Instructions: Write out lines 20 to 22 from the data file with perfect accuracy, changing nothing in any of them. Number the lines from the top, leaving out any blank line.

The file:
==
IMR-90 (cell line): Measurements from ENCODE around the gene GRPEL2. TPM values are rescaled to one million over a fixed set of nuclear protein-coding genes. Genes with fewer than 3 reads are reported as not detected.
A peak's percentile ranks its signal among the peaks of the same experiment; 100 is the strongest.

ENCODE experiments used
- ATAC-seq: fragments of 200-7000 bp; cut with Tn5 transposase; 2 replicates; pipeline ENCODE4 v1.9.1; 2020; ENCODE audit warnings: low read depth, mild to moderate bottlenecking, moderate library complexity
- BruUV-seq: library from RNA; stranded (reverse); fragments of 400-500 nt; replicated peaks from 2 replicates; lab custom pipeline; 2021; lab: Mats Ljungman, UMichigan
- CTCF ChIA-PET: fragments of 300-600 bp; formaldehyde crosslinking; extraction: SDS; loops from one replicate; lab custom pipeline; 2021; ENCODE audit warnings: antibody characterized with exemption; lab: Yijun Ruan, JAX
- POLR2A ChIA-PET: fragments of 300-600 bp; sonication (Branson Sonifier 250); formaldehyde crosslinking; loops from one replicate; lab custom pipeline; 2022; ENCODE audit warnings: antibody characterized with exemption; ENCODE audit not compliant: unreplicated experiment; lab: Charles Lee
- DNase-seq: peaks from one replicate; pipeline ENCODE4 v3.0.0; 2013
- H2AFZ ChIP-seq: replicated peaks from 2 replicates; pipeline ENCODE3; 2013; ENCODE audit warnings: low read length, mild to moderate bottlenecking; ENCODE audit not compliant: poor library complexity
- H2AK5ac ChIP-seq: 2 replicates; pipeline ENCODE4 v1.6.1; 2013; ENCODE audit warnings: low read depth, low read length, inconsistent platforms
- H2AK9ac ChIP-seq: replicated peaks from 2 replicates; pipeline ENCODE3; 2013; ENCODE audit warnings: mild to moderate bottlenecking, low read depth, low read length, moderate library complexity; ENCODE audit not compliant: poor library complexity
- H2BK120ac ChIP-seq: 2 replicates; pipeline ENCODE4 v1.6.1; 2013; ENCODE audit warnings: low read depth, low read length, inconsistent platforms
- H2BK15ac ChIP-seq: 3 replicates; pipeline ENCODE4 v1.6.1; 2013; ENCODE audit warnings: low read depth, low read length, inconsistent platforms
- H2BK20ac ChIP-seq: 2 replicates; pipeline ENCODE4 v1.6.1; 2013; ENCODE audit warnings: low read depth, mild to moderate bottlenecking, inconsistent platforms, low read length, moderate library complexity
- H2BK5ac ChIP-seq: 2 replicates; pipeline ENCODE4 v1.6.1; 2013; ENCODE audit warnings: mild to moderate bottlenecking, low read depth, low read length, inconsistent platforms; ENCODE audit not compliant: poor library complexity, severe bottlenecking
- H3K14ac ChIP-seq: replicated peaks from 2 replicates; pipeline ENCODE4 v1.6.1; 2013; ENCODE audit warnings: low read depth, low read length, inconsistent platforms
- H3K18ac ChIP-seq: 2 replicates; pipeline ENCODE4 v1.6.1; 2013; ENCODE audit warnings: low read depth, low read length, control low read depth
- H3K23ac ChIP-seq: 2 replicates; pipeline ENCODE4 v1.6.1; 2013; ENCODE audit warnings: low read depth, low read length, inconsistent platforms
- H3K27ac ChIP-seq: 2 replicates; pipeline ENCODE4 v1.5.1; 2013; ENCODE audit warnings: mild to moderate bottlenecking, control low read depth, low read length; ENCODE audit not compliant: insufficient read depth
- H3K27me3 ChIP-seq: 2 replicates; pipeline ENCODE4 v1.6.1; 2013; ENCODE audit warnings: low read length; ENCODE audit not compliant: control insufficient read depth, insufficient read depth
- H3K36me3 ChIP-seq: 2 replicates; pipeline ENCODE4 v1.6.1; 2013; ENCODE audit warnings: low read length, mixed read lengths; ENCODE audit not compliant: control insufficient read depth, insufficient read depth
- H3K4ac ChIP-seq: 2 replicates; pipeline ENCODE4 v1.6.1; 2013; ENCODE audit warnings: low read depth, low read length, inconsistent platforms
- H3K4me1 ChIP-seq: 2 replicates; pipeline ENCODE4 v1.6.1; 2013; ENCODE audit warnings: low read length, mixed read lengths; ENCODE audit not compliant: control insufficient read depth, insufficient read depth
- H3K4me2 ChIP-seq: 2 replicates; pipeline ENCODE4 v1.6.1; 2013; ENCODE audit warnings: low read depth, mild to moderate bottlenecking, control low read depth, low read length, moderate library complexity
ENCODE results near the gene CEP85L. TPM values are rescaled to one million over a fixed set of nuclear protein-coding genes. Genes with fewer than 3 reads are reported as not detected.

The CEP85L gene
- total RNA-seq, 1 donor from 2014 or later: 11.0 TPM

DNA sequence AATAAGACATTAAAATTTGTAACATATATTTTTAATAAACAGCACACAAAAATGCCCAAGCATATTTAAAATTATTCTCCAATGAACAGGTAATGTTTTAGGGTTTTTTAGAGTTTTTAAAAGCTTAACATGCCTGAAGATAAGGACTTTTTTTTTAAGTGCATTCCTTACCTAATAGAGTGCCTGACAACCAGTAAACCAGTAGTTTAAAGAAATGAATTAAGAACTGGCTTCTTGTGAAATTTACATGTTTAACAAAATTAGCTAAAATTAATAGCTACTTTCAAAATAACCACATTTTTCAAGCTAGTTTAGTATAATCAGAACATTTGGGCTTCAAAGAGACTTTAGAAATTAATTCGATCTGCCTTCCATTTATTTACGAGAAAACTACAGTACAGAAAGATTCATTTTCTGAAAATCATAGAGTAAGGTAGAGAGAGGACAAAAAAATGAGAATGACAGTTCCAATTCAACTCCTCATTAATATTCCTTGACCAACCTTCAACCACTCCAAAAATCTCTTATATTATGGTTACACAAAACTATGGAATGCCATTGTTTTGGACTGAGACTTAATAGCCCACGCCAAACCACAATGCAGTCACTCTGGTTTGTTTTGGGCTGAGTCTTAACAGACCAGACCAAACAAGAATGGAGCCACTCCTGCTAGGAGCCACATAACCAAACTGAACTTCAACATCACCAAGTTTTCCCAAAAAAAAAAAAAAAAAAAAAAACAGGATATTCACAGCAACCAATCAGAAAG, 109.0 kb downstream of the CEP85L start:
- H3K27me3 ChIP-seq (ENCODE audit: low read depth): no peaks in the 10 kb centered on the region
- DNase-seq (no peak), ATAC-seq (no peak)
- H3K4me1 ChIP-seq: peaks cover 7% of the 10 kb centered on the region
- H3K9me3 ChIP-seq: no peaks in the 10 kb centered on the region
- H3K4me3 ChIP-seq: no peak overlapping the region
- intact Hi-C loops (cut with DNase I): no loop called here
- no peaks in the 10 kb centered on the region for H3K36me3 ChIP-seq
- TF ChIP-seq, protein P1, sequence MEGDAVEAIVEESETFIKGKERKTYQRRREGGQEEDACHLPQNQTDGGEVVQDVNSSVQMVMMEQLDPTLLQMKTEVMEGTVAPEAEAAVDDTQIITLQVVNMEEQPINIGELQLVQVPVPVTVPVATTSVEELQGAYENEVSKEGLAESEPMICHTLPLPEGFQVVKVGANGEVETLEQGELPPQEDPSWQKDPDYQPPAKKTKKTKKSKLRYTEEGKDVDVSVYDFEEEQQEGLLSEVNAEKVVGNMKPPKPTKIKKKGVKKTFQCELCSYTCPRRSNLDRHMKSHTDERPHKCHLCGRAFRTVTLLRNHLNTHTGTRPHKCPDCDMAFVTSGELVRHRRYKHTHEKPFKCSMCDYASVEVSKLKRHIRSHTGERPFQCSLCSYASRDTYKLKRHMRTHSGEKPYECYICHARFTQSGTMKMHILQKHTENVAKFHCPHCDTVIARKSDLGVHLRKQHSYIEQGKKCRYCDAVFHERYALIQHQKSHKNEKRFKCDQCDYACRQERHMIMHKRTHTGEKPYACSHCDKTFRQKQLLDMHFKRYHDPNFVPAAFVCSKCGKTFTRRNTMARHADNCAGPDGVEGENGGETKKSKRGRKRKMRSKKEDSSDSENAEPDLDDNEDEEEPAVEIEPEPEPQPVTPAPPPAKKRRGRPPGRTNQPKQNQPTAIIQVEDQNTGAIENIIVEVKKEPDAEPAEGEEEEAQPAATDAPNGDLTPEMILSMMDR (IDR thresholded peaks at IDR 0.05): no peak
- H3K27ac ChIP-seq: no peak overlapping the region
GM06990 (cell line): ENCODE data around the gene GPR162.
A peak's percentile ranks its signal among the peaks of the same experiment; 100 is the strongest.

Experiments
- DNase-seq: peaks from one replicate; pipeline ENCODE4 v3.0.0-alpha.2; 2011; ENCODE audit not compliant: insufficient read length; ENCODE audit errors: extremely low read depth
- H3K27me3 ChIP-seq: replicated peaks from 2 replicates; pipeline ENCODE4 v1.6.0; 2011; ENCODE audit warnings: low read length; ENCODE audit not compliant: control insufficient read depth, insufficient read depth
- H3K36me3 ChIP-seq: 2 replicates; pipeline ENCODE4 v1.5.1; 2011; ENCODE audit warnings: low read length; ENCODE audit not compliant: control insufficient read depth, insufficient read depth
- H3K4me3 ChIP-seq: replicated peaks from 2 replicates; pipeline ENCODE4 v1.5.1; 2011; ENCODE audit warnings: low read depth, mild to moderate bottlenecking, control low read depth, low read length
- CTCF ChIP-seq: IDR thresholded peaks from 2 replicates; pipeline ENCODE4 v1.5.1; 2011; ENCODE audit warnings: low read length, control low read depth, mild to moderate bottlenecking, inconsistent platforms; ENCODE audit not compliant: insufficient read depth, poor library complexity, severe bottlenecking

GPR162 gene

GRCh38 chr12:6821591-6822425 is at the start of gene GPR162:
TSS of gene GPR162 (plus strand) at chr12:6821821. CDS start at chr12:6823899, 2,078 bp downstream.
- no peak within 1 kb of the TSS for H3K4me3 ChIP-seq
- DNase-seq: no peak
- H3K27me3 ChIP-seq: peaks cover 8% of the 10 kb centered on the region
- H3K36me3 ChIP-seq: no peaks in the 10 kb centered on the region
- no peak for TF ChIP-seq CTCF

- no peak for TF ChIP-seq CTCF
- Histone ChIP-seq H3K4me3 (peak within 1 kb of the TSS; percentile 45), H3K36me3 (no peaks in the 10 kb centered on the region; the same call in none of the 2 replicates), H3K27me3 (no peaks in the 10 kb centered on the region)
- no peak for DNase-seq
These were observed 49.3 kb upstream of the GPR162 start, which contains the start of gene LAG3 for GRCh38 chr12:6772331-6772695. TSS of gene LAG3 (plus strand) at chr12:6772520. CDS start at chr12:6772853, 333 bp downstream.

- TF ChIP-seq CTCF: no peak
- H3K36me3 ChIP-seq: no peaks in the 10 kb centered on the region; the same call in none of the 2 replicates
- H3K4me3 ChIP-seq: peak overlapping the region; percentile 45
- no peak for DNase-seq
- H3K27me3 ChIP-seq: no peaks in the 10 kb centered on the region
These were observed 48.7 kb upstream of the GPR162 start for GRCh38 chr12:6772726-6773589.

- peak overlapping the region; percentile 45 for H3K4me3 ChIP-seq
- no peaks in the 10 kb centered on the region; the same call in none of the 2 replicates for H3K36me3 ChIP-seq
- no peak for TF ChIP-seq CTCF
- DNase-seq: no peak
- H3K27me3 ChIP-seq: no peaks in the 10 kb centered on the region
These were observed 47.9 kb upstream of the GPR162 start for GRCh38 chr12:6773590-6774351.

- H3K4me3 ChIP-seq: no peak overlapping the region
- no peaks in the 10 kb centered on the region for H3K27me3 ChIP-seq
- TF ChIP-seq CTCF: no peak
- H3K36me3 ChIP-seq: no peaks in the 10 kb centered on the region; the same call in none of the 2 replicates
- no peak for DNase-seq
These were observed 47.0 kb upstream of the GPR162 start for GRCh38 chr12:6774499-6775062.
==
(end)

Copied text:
- H3K27me3 ChIP-seq: 2 replicates; pipeline ENCODE4 v1.6.1; 2013; ENCODE audit warnings: low read length; ENCODE audit not compliant: control insufficient read depth, insufficient read depth
- H3K36me3 ChIP-seq: 2 replicates; pipeline ENCODE4 v1.6.1; 2013; ENCODE audit warnings: low read length, mixed read lengths; ENCODE audit not compliant: control insufficient read depth, insufficient read depth
- H3K4ac ChIP-seq: 2 replicates; pipeline ENCODE4 v1.6.1; 2013; ENCODE audit warnings: low read depth, low read length, inconsistent platforms